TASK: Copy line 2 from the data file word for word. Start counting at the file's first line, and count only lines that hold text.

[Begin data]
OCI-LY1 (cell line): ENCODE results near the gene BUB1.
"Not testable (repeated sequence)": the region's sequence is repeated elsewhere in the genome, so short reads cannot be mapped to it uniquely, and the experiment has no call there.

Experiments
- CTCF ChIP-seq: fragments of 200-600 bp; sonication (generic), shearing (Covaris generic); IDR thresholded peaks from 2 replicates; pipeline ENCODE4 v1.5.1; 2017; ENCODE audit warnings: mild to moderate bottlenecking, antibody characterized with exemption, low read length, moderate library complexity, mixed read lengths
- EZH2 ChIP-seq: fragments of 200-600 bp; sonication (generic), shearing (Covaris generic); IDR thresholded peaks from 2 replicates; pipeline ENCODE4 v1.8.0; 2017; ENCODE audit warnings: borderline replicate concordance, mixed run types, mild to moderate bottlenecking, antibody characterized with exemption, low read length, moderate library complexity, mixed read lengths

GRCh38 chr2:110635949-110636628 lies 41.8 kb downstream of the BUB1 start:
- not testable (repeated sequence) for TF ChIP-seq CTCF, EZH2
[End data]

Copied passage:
"Not testable (repeated sequence)": the region's sequence is repeated elsewhere in the genome, so short reads cannot be mapped to it uniquely, and the experiment has no call there.